Welcome to 2015! Predictions That (Unfortunately) Have Come True
In the October 2011 newsletter, we questioned when to expect Alaska’s next economic recession. It may have been too early to ask, but it was the right question.
While Alaska may not have felt the full force of the “Great Recession” of 2008, by 2011 there were glimmers that it was beginning to ease in the Lower 48. Having moved to Alaska at the end of the 1980’s recession, I heard that “when the Outside is in a recession, our economy is good. When the economy improves Outside, we go into recession.” The national economy has taken longer than usual to bounce back, but recent reports indicate that the national economy is finally improving. That good news caused me to reflect on my cautionary question a few years ago. Then, I remembered what I learned the week before Thanksgiving.
I was called, along with many former and current Foraker board members, to participate on the transition team for the new administration. While I had been asked for advice from past transition teams, this was my first time to be fully engaged in the process. I hope that the transparent format and diverse participants provide Governor Walker and Lt. Governor Mallott the energy they will need to face the challenges our state may soon confront.
At the opening session, some of our state’s most respected economists read from the same script. When the last state budget was approved, oil was at $105 a barrel. The night before the transition team meeting, the price of oil dropped to $75 a barrel. Since then it has dipped below $50 a barrel. Ninety percent of the state’s unrestricted revenue, the money that funds much of education, capital, and many of the services that we have grown accustomed to, is from the oil and gas tax.
The message at the transition meeting was that regardless of the oil and gas tax structure, the current and foreseeable price of oil will not be sufficient to cover current and projected state revenue demands. And it is important to understand that the price of oil is out of the state’s control. Unless the price goes back over $100, which none of the economists think will happen in the foreseeable future, the budgeted deficit for this fiscal year will significantly increase! And, if the state can’t raise revenue from other sources, or cut expenses, and if the budget continues to stay at the level we have grown accustomed to, the state’s budget reserve will be depleted much sooner than anyone foresaw. The economists agreed that in order to minimize the impact on the economy, we must cut expenses and maximize revenue as quickly as possible.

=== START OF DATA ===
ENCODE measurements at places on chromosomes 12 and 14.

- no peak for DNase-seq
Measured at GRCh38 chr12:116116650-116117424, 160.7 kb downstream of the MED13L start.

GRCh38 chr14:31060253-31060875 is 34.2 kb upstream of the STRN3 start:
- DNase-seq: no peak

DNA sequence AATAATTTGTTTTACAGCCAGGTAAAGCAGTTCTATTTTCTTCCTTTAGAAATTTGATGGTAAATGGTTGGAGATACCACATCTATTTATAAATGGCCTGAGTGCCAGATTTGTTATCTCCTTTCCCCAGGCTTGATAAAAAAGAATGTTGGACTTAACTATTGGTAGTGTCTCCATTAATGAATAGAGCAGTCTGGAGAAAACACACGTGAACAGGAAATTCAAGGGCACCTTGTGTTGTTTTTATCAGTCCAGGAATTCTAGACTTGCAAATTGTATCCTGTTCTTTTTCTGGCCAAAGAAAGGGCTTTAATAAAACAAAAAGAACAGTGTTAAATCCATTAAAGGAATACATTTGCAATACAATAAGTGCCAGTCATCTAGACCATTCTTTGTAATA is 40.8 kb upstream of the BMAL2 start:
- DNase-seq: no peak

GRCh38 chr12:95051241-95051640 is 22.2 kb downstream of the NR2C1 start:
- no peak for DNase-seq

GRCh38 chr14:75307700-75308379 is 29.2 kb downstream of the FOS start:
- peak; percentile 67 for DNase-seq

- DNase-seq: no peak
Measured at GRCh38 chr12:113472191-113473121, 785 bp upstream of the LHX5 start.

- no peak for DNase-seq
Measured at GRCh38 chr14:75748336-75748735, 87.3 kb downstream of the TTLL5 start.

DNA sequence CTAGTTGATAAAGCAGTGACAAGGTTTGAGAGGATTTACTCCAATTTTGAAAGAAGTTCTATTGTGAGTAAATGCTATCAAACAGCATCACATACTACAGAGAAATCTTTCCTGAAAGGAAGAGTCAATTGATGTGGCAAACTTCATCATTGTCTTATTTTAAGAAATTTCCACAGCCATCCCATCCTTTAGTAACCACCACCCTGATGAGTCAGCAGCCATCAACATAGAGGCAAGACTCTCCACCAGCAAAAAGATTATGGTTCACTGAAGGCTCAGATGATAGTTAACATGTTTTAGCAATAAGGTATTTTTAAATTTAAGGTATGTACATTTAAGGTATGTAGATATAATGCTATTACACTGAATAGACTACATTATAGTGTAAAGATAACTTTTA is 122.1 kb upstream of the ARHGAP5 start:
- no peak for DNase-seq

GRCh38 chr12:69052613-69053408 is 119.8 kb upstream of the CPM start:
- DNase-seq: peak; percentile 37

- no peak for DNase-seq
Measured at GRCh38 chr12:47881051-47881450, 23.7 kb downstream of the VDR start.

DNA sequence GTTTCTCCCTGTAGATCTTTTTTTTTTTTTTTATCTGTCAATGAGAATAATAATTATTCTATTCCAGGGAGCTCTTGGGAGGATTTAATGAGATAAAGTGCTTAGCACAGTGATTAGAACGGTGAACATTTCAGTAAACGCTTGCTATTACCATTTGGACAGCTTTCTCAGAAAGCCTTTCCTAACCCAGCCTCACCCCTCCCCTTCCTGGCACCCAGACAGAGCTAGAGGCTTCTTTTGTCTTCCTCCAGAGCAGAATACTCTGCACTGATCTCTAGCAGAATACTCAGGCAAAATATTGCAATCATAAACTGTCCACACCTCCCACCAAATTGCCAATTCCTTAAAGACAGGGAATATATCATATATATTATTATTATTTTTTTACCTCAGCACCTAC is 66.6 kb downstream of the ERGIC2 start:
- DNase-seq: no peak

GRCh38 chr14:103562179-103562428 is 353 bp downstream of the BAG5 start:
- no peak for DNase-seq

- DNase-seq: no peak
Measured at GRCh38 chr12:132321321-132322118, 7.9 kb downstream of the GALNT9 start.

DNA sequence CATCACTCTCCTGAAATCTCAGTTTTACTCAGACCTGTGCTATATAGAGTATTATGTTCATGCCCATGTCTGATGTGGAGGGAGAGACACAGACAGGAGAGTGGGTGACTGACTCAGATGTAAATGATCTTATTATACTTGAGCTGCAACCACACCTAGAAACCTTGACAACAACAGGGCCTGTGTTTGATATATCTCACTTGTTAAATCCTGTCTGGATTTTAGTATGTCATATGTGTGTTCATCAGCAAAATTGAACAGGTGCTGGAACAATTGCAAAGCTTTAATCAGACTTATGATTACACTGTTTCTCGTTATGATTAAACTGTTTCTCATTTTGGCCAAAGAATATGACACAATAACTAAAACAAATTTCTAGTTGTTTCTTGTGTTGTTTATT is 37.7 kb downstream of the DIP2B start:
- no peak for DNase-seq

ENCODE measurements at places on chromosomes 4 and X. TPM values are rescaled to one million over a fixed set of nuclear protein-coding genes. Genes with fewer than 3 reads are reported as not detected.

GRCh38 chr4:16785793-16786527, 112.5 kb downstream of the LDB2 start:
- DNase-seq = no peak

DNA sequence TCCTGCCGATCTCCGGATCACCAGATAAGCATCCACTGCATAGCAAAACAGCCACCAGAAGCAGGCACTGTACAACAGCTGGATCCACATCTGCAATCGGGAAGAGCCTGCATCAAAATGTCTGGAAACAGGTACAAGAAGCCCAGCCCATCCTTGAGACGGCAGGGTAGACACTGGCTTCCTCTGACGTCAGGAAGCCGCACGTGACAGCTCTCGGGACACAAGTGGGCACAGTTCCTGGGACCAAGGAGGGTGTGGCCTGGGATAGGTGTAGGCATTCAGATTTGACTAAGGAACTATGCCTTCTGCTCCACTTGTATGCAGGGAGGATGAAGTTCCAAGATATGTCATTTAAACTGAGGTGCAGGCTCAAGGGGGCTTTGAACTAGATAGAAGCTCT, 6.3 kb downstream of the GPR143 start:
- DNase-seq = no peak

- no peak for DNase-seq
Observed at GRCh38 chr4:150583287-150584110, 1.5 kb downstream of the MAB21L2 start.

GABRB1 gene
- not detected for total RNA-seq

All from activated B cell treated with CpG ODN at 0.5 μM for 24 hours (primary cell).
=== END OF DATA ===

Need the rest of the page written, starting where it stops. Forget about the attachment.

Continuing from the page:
Foraker has delivered a consistent message since we were founded: any institution with most of its unrestricted revenue from one source takes a big risk. As a state, we need to address our fiscal issues. Most politicians have known about this pending financial crisis for years but were afraid to act. They knew that citizens would not like any of their limited solutions. Unless something dramatic happens, now the state’s leaders will have no choice but to make the hard decisions that many constituents will not like.
While the question we asked about a recession was premature in 2011, anyone that listened to presentations or read what Foraker learned from our 2010 nonprofit economic report could have or perhaps did start to prepare for the reality of the trends we predicted, including the “funding crisis” (an over reliance on government funds), the “crash of the herd” (too few board and staff to meet the demands of the sector), and the need for “new structures” (thinking beyond a single mission to create greater community impact).
Not all of our messages have been cautionary, anticipating the worst. We have provided hope for how nonprofits could become more stable, in the form of the Foraker Nonprofit Sustainability Model. And recently we wrote about the need to adapt to the complex challenges we face. (November 2014)
In 2001, when Foraker started, its founders understood that the abundance of funding the sector benefited from at that time would be hard to maintain forever. Back then the Denali Commission was distributing hundreds of millions of dollars. The Charter Agreement had significantly increased support from BP and ConocoPhillips – but there was a planned sunset for that funding. And during that same period, oil was on the way toward $100 a barrel – a level that it maintained for most of the last decade and that fueled the state’s budget. Foraker’s founders knew that at some point those realities would change. Foraker was created for today. We hope our sector is prepared.
We have worked with our Partners, which we believe to be the most proactive-creative-well managed nonprofit organizations in the state, and have learned from each other about what it takes to thrive. Now we need to take all that we have learned and support each other through the coming years.
In the January 2009 newsletter we suggested strategies for surviving those tough economic times – for the “Great Recession.” The points we made then are relevant today, so here is an excerpt from that article: